Criminals may steal or buy credit card and debit card information to commit card fraud. They often conduct small payment tests to see if the cards are valid before trying to make larger fraudulent purchases or withdrawals.
Learn about card testing fraud and possible things to do if credit card information is stolen.
Card testing fraud — sometimes called card checking, carding, or account testing — refers to the process that criminals may use to determine whether debit and credit cards work, typically by attempting small transactions with the card details.
Generally, criminals are testing card account information that they stole or bought online to determine whether the card has already been canceled or locked. They may also be guessing card details and using the test to check their guesses.
If a cardholder notices that their credit or debit card was stolen and locks the card or reports the theft, a card test will likely fail. Similarly, deactivated accounts and guessed card details that don't correspond with a real card will typically fail card testing.
If the card passes a test and the card is still active, criminals could go on to commit substantial card fraud — using the card to make larger fraudulent purchases, unauthorized withdrawals, or selling the stolen card's details to other criminals.
There are two common methods for testing stolen credit card details:
Criminals may steal or buy thousands of card details and test them all to see which cards are still valid. Manually going card by card would likely take too long. It’s possible for criminals to use large networks of compromised computers to quickly test thousands of stolen cards at a time.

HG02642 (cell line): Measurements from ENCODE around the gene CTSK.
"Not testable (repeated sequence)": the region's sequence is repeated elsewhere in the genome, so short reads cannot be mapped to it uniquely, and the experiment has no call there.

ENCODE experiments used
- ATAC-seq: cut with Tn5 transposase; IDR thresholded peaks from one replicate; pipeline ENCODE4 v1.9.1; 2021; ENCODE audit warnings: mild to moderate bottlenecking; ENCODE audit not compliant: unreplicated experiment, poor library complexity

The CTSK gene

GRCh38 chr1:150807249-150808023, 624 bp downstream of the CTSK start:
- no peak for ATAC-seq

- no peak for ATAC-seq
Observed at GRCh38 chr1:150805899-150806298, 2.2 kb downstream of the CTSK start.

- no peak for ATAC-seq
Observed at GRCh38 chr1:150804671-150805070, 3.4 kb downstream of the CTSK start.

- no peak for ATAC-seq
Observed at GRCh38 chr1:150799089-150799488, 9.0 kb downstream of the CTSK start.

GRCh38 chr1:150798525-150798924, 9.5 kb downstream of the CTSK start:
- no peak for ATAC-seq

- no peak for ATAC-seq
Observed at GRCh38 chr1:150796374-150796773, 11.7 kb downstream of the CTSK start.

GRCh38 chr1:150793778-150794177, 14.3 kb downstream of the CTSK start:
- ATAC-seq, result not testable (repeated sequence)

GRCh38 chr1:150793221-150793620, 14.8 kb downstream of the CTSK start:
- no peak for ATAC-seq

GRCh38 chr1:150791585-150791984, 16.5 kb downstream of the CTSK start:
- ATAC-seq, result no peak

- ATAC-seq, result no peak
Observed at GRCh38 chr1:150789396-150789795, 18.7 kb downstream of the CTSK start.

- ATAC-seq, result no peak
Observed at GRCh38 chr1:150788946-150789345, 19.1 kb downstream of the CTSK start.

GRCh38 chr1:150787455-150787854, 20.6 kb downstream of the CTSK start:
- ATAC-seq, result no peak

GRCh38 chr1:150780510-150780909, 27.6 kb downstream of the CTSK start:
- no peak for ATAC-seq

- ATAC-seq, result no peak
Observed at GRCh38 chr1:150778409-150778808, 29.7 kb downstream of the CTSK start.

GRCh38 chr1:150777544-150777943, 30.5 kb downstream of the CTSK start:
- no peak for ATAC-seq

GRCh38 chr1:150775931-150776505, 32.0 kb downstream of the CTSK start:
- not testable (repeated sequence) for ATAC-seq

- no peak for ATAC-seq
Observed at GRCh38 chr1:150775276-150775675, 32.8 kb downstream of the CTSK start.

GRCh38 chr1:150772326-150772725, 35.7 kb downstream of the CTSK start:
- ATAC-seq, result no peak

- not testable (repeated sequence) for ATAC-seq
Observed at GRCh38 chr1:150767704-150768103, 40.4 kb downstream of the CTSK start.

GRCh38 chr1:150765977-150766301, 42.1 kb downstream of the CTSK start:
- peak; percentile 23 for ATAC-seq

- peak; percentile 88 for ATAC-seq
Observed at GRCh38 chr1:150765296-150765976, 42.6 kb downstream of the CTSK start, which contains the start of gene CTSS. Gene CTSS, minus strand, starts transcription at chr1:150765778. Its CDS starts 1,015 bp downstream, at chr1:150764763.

For cardholders, an unexpected payment or authorization could be an indication that their card's details have been stolen. If they don't notice, they may wind up paying the credit card bill or allowing the fraudsters to get away with using their debit card.
Some card issuers may not hold consumers liable for unauthorized transactions that are reported immediately. This means people could have to request a new card and update payment details, but there won't necessarily be financial repercussions if the card issuer offers fraud protection.
Some of the common ways credit card numbers are stolen include:
Consumers can help protect themselves from some of these methods by learning how to identify fake messages and using safe payment options. For example, tapping a card or using a digital wallet can help keep a card's details hidden from skimming devices.
However, even the best protections may not protect cardholders from every type of attack. That's why monitoring accounts for fraudulent activity is important. Some companies, such as PayPal, also provide fraud monitoring for card testing by detecting and alerting customers to unusual activity so they can take quick action to secure any compromised accounts.
When someone suspects that their card is lost, stolen, or compromised, it's important to report the loss or theft as soon as they’re able and freeze their card account. Card issuers can then work to keep criminals from fraudulently using stolen card numbers, while cardholders can take steps to get a replacement card.
The process to report fraudulent activity or stolen card numbers will depend on the card issuer. Some methods to do so may be: